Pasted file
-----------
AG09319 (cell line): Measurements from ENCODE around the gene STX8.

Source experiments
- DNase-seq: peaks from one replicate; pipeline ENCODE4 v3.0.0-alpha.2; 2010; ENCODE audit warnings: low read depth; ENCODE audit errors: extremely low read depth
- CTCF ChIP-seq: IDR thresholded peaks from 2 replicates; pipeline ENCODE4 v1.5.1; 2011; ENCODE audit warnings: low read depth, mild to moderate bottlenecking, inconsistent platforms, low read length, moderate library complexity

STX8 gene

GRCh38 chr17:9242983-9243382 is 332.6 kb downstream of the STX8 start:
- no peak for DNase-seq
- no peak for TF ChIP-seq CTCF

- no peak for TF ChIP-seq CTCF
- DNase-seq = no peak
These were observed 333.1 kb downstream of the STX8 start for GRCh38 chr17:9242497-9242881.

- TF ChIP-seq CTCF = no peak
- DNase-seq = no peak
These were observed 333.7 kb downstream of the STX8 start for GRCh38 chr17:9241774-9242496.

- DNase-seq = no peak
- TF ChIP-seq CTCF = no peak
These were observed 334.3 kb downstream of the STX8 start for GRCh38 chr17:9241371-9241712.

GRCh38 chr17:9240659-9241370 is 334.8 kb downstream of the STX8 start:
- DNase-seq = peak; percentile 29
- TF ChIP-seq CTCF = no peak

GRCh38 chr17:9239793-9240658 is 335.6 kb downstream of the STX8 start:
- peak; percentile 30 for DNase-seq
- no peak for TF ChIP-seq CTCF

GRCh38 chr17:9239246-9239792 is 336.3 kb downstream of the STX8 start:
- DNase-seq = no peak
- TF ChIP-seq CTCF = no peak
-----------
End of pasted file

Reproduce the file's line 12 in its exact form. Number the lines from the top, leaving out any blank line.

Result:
- TF ChIP-seq CTCF = no peak